DISTRICT COURT, E.D. NEW YORK
April 14, 1941
THE MICHAEL WEIDNER; THE JAMES F. RYAN; THE VICTOR; THE CHOCTAW
The opinion of the court was delivered by: GALSTON
GALSTON, District Judge.
On October 24, 1938, the barges Michael Weidner and James F. Ryan, with three other loaded barges, were eastbound on the New York State Barge Canal in tow of the motor tug Choctaw. The tow was in tandem formation, the Michael Weidner being the head boat and the James F. Ryan the third boat in the tow.
Shortly after the tow left lock 34, at about 6:50 P.M., between daylight and dark, the weather being fair, as the tow approached the bend, making a starboard turn, the captain of the Choctaw saw the tug Victor's lights. He sounded one whistle and testified that he got a one-whistle reply. At that time the lift bridge to the eastward was up. Blackmer said that as he proceeded he lapped the Victor but observed that the Victor's tow was forcing him over to the starboard bank. He endeavored to hold against the tow with a shoving movement, but his loaded barges having but little free-board, were brought up against the spillway on the south side of the channel. The current was flowing east at about half a mile an hour. The captain and other libelant's witnesses testified that the Victor's tow was under way at the time of the passing of the two tugs.
Those on the Victor tell quite a different story. That tug with four barges in tow on a 75-foot hawser was proceeding in a westerly direction towards the lift bridge at Lockport.On arriving at the lift bridge the captain found the current was too strong owing to the dumping of the water from the locks, and so he tied up temporarily to await more favorable condition of the current. He had proceeded on his starboard side and at the time of tying up was about three boat lengths and a half through the bridge, the tail boat being still under the bridge. Because they could not push against the current it was decided to put lines to the dock and wait until the current slackened. The barges were right behind the tug and in line.
Quick water from the lock first attracted his attention to the tug Choctaw. The Victor's captain heard a whistle from the direction of the bend but could not see the vessel because it had not reached the straight-away. When the Choctaw came in sight she was distant about 1000 feet. After making the turn, the Choctaw and her tow were somewhat out of line. As she approached the Victor, the Victor's captain heard shouts of "Hook her up!" and "Slack the starboard hawser to let her go over clear; clear our barges!" Such a maneuver if properly executed, and had the lines been properly out, would have enabled the Choctaw's port corner to clear the port side of the Victor and her tow without damage. Instead, due to the failure of the Choctaw's maneuver the Weidner and the following barges fetched up on the south bank.
In the two versions of what took place there is a radical difference in respect to the movement of the Victor. Blackmer, his mate, and his bargemen said that the Victor was under way prior to the collision. Smith, the bargemate of the Peter P. Bennet, one of the Choctaw's tow, testified that the Victor had her nose stuck into the square dock on the west side of the lift bridge, with her tow angling and the tail end somewhat to the south of the center line of the channel.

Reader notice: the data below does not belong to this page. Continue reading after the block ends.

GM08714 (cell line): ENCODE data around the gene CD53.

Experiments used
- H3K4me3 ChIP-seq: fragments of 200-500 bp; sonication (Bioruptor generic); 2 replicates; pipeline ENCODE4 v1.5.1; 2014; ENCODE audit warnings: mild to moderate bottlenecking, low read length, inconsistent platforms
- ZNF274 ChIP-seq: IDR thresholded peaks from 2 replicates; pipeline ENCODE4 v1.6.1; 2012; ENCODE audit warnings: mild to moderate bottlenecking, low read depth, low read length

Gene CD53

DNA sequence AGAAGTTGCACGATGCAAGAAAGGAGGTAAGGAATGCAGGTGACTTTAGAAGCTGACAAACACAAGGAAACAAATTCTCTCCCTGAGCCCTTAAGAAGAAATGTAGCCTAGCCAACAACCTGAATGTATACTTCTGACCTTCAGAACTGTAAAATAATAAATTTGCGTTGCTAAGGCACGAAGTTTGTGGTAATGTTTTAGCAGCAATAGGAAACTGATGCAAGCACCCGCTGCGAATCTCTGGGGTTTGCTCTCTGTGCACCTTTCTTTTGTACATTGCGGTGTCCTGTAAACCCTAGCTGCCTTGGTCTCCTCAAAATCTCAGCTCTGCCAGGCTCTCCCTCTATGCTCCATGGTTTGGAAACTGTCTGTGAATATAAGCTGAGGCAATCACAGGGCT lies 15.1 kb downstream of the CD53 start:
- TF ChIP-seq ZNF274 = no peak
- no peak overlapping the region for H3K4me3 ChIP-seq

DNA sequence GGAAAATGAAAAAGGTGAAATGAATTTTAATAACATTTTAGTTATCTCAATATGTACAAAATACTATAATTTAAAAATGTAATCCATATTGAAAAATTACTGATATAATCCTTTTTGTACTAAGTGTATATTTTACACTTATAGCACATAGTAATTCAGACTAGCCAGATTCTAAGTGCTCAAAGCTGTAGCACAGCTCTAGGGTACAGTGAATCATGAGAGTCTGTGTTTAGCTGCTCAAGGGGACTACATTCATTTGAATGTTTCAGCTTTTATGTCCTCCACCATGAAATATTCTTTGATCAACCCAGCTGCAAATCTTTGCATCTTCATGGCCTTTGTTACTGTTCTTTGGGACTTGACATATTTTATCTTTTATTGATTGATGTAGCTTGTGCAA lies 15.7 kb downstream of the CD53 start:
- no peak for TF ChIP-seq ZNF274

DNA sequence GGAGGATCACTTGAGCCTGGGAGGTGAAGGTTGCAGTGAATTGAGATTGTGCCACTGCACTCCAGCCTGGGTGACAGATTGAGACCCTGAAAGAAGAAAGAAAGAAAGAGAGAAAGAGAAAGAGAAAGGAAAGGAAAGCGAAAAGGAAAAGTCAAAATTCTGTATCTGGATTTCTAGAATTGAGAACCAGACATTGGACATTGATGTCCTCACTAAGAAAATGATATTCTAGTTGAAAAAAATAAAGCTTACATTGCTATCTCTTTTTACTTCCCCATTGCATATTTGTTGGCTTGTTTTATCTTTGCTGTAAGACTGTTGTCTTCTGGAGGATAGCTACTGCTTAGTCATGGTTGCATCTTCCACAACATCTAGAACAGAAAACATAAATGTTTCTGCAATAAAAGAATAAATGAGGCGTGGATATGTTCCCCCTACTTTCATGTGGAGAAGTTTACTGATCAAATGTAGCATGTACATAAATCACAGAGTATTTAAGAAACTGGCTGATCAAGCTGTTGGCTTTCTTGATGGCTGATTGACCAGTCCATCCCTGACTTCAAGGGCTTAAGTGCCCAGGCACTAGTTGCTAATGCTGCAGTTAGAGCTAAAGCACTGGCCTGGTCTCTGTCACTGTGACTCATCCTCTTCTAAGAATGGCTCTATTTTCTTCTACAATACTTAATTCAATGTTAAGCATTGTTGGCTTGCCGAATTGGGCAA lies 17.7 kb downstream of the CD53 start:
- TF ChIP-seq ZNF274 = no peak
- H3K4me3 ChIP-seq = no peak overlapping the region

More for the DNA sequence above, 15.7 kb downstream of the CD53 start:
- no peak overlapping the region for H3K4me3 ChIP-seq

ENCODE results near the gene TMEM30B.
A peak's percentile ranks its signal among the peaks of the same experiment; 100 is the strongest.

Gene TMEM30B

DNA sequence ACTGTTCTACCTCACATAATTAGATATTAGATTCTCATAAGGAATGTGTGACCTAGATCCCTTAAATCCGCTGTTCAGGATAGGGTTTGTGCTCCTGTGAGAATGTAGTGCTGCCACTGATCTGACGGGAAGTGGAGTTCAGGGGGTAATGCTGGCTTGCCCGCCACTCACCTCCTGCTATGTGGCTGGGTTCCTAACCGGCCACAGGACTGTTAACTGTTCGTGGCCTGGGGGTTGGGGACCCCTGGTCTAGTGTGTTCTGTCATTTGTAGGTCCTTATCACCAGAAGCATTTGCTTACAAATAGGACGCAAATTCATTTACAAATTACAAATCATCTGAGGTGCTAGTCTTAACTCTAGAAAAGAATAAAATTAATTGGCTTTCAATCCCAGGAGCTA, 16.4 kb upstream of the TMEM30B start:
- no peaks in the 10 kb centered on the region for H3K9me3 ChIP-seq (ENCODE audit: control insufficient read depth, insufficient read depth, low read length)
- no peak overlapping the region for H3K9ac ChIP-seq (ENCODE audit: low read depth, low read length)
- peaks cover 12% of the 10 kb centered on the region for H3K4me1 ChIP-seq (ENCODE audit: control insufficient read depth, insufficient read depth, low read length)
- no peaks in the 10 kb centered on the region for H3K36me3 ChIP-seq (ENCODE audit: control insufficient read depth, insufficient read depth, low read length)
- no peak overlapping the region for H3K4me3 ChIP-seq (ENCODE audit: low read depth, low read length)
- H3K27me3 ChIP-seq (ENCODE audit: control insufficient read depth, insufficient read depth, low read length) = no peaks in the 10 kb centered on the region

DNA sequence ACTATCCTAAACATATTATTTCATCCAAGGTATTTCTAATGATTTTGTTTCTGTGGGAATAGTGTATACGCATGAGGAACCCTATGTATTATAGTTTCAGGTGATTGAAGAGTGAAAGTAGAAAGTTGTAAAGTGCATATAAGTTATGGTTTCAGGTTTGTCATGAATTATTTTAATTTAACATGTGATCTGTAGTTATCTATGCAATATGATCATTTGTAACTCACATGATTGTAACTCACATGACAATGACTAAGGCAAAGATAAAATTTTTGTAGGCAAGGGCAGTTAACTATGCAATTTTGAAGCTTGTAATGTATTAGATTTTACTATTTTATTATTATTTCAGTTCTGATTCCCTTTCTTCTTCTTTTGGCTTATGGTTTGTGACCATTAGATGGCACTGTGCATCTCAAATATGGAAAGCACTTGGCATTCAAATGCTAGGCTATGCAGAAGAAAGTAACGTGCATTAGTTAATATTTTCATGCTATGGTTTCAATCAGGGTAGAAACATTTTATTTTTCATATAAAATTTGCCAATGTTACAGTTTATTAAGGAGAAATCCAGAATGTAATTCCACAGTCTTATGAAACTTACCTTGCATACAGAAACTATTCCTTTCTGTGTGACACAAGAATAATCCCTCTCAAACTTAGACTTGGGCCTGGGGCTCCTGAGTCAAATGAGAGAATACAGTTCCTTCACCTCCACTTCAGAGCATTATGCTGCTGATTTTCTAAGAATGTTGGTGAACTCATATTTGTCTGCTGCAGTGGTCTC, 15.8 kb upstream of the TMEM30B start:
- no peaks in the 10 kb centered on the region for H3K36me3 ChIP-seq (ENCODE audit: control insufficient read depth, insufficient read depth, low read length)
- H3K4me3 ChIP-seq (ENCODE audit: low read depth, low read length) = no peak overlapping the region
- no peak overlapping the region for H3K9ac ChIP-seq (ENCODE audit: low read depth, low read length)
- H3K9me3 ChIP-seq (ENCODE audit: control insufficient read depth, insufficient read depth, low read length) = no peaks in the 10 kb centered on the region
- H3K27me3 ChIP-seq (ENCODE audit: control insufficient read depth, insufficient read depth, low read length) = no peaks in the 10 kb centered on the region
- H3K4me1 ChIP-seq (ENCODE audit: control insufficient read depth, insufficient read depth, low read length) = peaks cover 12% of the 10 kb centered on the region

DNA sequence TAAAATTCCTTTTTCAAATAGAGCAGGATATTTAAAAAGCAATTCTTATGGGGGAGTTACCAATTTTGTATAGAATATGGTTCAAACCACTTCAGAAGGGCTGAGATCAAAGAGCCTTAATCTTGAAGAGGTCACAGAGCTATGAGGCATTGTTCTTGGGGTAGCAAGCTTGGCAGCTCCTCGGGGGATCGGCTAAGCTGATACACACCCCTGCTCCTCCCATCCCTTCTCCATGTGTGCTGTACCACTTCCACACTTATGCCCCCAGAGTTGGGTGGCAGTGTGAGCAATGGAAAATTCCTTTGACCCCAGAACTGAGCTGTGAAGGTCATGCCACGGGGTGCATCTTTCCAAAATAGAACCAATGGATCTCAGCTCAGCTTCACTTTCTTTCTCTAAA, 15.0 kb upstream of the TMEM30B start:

On the order hand the testimony of the Victor's witnesses convinces me that the Victor was tied up at the time of the occurrence. Most persuasive on this point was the impartial witness Van Wyck, the lift bridge operator. He was on duty at the time and saw the Victor tied up, as her captain and a bargeman of Gene Saracen testified. It is because of his testimony that the version of the accident as given by the Choctaw's witnesses cannot be credited. After explaining that the Victor and her tow were tied up, and that he saw the Choctaw coming down the canal, he said: "For some reason or other they seemed to take a turn towards the south shore, and the next thing I heard was a crash, and the tug continued down and the Choctaw's tow came down under the bridge and she didn't clear the bridge."
In the circumstances I cannot see that anything that the Victor did caused the accident. It is argued that even if she had been tied to the dock, the suction created by an approaching tug would have drawn her barges away from the bank, if the barges had not been properly secured. There is no evidence here that the barges were improperly secured. Nor is there any testimony which supports the contention that with the Victor tied up, and working her wheel, there would be sufficient quick water to interfere with the navigation of the Choctaw. The Victor was a small tug of 180 h.p. and it seems unlikely that the resultant action created by engines going slow ahead would affect heavily laden barges which were headed down stream with a following current. Moreover the quick water from the Victor if any, so far as appears, would go directly aft towards its tow and not across the canal.
There remains for consideration the violation by the Victor of the canal rule which prohibits a tug from docking in such a manner that its tow would prevent the lift bridge from closing. The obvious purpose of the rule is to prevent the tying up of traffic along the canal when a lift bridge would be unable to close due to the tying up of the tows beneath it. In the situation disclosed here that violation did not contribute to the contact of the two barges with the abutment on the sluiceway. Consequently the Victor cannot be held at fault. The Perseverence (The Winnetou), 2 Cir., 63 F.2d 788, 1933 A.M.C. 508; The Mattie, D.C., 5 F.2d 998, 1925 A.M.C. 1503; The Wyomissing, D.C., 42 F.2d 666, 1930 A.M.C. 1111; The Bellhaven, 2 Cir., 72 F.2d 206, 1934 A.M.C. 1100; The Waterford, 2 Cir., 6 F.2d 980, 1925 A.M.C. 1355.
The libel will be dismissed.
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